At the top of the riverbank a young girl standing by a trestle table laden with glass bottles of various concoctions (some which contained snakes or scorpians or other insects) offered us a drop of purple liquid – sans snake – in a shot glass. It tasted a bit like sweet blackcurrant grappa and not in the slightest like any whisky I’ve encountered before, but it wasn’t unpleasant. The sign below told us everything else we (apparently) needed to know, although failed to explain at what point the poor reptiles were jammed in there – a peculiarity which made me feel a bit queasy, physically and morally.
The rest of the village showed little sign of whisky… but lots of signs of weaving. Actually, ‘Weaving Village’ would have been more a appropriate monkier (if less enticing!). For 20 minutes we wandered around the small village in the searing heat, a little bemused, politely declining invitations to purchase scarves and blankets.
Between us we know quite a bit about whisky – both at the production and the consumption end – and while we acknowledge this wasn’t whiskey proper, it also didn’t have enough on show to interest booze enthusiasts. If you are planning to visit Xanghai to see how LaoLao is produced, I’d suggest you avoid it; however, you want to buy some reasonably priced woven goods and see the ladies of the village making it outside their homes, this is probably a good place to stop off!
Pak Oh Buddha Caves
Back on the boat, we zipped along for an hour before docking to a second bamboo deck, above which a whitewashed staircase carved into a limestone cliff signaled our arrival at the Pak Oh Buddah caves. At the bottom of the staircase we handed 40,000 kip to a young guy perched under an umbrella, then climbed the 10-or-so steps into the cave. After the ancillary business of lighting the some incense sticks and wedging them into a pile of ash (another 10,000 Kip “to support the restoration of the caves”), we took stock of our surroundings.
The cave was small and damp and a blanket of Buddhas camouflaged each horizontal surface. Some were as small as my thumb, others were around waist height; some gleamed gold and others decades old, rusty and crumbling; all were covered in a dust of undisturbed cobwebs. The air was still and cool like a chapel and the entrance to the cave formed a beautiful jagged frame of the river.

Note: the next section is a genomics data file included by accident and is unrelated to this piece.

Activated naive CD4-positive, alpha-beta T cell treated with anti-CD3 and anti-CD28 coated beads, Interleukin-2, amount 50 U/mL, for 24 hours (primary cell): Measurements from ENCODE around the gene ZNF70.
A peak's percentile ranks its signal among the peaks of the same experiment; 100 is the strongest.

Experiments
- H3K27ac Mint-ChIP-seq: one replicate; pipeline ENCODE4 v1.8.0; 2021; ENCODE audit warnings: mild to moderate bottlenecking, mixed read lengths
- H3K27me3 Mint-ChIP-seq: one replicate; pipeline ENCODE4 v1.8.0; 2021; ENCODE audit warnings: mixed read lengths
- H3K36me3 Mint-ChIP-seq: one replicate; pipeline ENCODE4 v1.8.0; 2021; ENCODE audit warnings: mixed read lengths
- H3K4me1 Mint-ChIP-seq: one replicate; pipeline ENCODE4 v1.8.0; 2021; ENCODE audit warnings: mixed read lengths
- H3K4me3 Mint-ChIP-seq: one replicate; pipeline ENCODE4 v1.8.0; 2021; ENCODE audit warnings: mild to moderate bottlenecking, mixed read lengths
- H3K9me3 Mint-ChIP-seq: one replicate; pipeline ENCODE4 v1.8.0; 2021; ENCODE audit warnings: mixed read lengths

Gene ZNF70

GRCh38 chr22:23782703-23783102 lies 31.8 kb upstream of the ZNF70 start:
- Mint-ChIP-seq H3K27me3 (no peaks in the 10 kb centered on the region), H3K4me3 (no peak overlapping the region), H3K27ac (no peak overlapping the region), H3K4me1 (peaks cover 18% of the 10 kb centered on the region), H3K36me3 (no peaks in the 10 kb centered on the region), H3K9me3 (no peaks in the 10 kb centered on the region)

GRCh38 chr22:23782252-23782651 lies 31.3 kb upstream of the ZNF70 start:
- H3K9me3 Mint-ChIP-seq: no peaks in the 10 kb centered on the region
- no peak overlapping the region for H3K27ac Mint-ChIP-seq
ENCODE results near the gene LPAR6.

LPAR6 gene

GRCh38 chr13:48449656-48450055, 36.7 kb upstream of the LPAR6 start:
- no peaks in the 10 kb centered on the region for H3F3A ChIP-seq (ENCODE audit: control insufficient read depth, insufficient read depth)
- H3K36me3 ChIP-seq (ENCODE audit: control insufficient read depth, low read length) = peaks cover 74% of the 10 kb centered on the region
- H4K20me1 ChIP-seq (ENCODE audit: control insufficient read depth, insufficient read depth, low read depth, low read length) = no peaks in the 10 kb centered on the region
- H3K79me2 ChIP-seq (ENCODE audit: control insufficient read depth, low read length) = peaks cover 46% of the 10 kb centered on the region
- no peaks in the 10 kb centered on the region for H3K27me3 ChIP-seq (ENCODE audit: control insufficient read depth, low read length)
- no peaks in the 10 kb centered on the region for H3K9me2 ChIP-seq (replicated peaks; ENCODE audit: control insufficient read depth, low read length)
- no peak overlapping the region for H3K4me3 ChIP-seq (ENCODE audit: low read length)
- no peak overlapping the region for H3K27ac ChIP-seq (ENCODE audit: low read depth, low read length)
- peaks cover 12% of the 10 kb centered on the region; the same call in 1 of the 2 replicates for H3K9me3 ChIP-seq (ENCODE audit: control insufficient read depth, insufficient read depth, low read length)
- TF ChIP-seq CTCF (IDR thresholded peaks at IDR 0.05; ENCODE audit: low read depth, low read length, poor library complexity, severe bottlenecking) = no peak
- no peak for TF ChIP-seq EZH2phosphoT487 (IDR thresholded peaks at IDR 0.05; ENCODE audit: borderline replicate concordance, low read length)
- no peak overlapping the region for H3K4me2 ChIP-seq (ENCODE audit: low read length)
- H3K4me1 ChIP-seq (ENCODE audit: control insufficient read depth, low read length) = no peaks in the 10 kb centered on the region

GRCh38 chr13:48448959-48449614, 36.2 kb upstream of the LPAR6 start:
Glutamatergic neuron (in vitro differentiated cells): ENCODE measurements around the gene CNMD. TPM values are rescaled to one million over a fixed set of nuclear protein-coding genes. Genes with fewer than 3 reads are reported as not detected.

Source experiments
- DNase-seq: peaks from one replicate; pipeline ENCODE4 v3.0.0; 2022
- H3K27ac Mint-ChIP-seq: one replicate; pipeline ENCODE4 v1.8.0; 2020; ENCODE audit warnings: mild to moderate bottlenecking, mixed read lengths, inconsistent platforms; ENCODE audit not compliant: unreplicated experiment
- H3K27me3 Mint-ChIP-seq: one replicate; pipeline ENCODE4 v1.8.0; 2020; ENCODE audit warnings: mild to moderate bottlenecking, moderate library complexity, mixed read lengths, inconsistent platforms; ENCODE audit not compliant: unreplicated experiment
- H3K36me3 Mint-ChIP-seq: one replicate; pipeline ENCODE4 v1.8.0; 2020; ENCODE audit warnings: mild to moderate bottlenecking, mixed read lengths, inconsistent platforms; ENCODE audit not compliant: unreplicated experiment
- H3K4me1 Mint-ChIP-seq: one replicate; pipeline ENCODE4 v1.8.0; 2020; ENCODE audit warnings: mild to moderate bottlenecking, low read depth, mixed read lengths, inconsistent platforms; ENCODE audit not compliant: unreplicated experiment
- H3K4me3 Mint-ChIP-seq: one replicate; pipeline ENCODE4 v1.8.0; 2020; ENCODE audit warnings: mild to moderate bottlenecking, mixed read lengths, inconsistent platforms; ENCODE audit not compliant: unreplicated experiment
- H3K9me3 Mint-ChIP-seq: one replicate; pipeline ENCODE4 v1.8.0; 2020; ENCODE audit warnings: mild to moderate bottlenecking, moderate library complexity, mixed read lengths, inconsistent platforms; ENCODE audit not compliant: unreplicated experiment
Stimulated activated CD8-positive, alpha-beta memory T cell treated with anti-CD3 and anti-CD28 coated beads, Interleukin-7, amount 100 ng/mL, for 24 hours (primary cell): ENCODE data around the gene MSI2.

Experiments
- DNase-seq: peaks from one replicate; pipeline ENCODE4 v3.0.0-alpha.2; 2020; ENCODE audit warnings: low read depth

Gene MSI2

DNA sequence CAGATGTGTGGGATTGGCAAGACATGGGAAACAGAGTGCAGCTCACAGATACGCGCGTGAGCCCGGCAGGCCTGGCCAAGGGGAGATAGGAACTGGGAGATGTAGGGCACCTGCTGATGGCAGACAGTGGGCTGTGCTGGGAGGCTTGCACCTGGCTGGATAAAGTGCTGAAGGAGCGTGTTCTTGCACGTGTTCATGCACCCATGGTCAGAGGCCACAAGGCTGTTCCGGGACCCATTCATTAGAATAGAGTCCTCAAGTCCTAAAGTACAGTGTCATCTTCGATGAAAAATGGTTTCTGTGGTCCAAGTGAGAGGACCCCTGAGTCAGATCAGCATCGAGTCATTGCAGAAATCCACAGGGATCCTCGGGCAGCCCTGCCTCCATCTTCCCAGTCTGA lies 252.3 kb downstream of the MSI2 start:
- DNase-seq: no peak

A notice explained that while local people had used the caves to worship river spirits since the 8th Century, the Buddha statues only started to accrue much later when Buddhism was adopted by the Royal families of Lao having spread from the West in the 16th Century. From that time until 1975, the King and the people of Luang Prabang made an annual pilgrimage to the caves as part of their New Year religious celebrations and commissioned artisans to create sculptures which they entrusted to the cave.
Given the popularity of this place (the caves feature on almost every Mekong River excursion), I had expected to find something quite grand and breathtaking. Instead, I found myself asking Matt: “is this it? Really? It can’t be, can it?!”.
While the cave had an certain natural beauty and the devoted compilation of Buddhas was sweet, it didn’t really blow me away. On reflection, it probably didn’t help that we recently visited the Terracotta Army in Xi’an, which kind of raises your expectations when it comes to large-scale statue collections!
After snapping a few photos we climbed back down the steep white staircase and only then saw a sign pointing to a second cave and a second set of steps (I counted 238, although regular interruptions by small children with puppy-dog eyes selling painted snail-shells and sticks of sugarcane may mean that I’m a step-or-two out).
Gasping we reached the second cave, the entrance to which was blocked aside from a small gate. This absence of natural light created a stellar opportunity for the entrepreneurial young girl who sat outside renting torches for a dollar; by this point we were fed up of people trying to sell us things so made do with the iPhone torch and flash photography, but if you don’t like the dark I recommend you suck it up and hire a torch as it really is pitch black inside!.
There were relatively few statues in this cave compared to the one below and it was a bit underwhelming, but it felt good to get some exercise in!
Post-trip reflections on the caves: If I’d spent 2 hours in a tuk-tuk to get there then I think I’d have been disappointed with what we found; however, the breezy boat ride along the Mekong was such a pleasurable experience that it became the main event and we credited the cave visit as an added extra, an opportunity to stretch our legs and get a deeper insight into what makes this place tick.
For me this day was one of the highlights of our Laos-Cambodia trip; the Kuang Si waterfall was unlike anything I’ve experienced before; in fact, we made a return visit before we left LP…
One more blog on LP to come (I tried and failed to keep it to two posts!)